Resources | Health News | Therapies | Fitness


Fish and Seafood Safety


The Food and Drug Administration is advising consumers to be aware of safe handling and preparation practices for fresh fruits and vegetables. The Centers for Disease Control and Prevention has reported that the occurrence of foodborne disease increases during the summer months for all foods, including fresh produce.

Foodborne illness can cause serious and sometimes fatal infections in young children, frail or elderly people, and others with weakened immune systems. Healthy persons with foodborne illness can experience fever, diarrhea, nausea, vomiting and abdominal pain.

Following are some steps that consumers can take to reduce the risk of foodborne illness from fresh produce:

  • At the store, purchase produce that is not bruised or damaged. If buying fresh cut produce, be sure it is refrigerated or surrounded by ice.
  • At home, chill and refrigerate foods. After purchase, put produce that needs refrigeration away promptly. (Fresh whole produce such as bananas and potatoes do not need refrigeration.) Fresh produce should be refrigerated within two hours of peeling or cutting. Leftover cut produce should be discarded if left at room temperature for more than two hours.
  • Wash hands often. Hands should be washed with hot soapy water before and after handling fresh produce, or raw meat, poultry, or seafood, as well as after using the bathroom, changing diapers, or handling pets.
  • Wash all fresh fruits and vegetables with cool tap water immediately before eating. Don't use soap or detergents. Scrub firm produce, such as melons and cucumbers, with a clean produce brush. Cut away any bruised or damaged areas before eating.
  • Wash surfaces often. Cutting boards, dishes, utensils, and counter tops should be washed with hot soapy water and sanitized after coming in contact with fresh produce, or raw meat, poultry, or seafood. Sanitize after use with a solution of 1 teaspoon of chlorine bleach in 1 quart of water.
  • Don't cross contaminate. Use clean cutting boards and utensils when handling fresh produce. If possible, use one clean cutting board for fresh produce and a separate one for raw meat, poultry, and seafood. During food preparation, wash cutting boards, utensils or dishes that have come into contact with fresh produce, raw meat, poultry, or seafood. Do not consume ice that has come in contact with fresh produce or other raw products.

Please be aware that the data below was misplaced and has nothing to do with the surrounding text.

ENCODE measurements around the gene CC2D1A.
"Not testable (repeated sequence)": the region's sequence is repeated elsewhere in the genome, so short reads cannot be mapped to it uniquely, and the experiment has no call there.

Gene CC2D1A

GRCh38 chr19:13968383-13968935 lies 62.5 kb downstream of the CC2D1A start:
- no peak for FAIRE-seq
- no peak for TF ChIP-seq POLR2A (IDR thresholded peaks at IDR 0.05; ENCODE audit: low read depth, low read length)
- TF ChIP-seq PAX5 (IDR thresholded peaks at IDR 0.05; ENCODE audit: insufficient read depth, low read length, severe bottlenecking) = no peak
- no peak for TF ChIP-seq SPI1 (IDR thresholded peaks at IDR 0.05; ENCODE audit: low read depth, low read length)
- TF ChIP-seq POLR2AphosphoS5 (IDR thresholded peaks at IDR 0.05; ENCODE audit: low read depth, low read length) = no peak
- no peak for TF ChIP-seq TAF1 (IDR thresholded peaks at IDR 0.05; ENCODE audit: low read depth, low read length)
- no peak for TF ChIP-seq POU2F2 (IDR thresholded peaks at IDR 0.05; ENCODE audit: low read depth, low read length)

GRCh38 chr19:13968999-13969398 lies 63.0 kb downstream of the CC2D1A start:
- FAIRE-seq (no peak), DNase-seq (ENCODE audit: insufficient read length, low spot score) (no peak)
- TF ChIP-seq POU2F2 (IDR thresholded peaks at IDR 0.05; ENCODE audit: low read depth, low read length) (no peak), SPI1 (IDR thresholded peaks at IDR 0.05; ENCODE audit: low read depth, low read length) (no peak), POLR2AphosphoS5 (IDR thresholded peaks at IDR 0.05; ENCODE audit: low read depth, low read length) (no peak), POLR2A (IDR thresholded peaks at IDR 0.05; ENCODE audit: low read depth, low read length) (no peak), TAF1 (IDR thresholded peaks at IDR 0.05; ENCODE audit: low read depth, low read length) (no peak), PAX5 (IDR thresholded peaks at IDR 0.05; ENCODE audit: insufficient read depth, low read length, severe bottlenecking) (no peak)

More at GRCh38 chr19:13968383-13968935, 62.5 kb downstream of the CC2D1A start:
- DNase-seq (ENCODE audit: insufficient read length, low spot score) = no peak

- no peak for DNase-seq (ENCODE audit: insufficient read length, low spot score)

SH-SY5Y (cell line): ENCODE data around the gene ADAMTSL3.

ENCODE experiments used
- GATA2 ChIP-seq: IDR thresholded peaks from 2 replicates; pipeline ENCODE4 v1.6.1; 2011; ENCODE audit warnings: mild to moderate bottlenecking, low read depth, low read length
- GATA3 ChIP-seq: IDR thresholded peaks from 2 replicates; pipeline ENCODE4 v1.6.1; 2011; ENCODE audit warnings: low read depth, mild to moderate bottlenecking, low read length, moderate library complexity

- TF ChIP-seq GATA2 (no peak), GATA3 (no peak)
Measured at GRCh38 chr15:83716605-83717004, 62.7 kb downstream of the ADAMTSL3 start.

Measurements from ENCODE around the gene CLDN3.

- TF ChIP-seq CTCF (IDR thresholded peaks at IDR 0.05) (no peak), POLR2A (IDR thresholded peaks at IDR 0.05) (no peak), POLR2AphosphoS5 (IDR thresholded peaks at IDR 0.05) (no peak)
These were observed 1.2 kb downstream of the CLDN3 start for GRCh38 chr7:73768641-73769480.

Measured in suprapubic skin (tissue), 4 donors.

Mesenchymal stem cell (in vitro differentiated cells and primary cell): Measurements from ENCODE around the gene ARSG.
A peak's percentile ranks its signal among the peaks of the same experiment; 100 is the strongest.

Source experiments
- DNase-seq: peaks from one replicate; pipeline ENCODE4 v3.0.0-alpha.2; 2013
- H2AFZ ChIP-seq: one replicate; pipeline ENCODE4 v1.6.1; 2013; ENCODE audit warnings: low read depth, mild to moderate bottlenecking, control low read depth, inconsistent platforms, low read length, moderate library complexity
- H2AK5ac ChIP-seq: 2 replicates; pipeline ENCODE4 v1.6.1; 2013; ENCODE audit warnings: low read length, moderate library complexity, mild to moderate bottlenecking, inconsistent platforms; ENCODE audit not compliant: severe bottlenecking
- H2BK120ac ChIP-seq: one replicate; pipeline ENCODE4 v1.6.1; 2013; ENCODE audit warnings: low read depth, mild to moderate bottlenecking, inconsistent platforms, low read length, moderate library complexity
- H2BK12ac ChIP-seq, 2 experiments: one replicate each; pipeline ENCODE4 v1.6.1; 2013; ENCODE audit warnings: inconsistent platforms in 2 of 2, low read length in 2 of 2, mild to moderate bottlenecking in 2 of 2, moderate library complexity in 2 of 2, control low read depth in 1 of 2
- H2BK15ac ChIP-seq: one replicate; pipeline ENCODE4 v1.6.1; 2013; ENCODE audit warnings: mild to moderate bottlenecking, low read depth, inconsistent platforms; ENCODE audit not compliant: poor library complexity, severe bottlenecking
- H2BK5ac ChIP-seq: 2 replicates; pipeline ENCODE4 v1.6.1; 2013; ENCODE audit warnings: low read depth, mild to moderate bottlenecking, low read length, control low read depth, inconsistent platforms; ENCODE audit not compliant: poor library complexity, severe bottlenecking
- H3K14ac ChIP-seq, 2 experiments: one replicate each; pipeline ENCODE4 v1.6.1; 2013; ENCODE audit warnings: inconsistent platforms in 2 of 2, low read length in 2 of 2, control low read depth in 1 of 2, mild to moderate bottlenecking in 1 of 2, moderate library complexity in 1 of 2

• Use a cooler with ice or use ice gel packs when transporting or storing perishable food outdoors, including cut fresh fruits and vegetables.

Following these steps will help reduce the risk of foodborne illness from fresh produce.

Source:
http://www.fda.gov/bbs/topics/ANSWERS/ANS01017.html
Food and Drug Administration
U.S. Department of Health and Human Services

May 26, 2000
Consumer Inquiries: 1-888-SAFEFOOD

Nutrition Information - Healthy Recipes




This information is not intended to be a substitute for professional medical advice. You should not use this material to diagnose or treat a health condition or disease without consulting with your healthcare provider.
Privacy Policy  © 1998-2017 Personal Health Zone
Click above for Service Agreement and Contact Information. Accessing this service binds you to terms stated. Advertisements appear throughout this website as a means of funding the site. This site is updated monthly and operates independently of any health associations or organizations. The owner of this site has no medical training and the information presented comes from government resources and health professionals in their respected fields.

Home Page: Personal Health Zone
HONcode accreditation seal. We comply with the HONcode standard for trustworthy health information: verify here.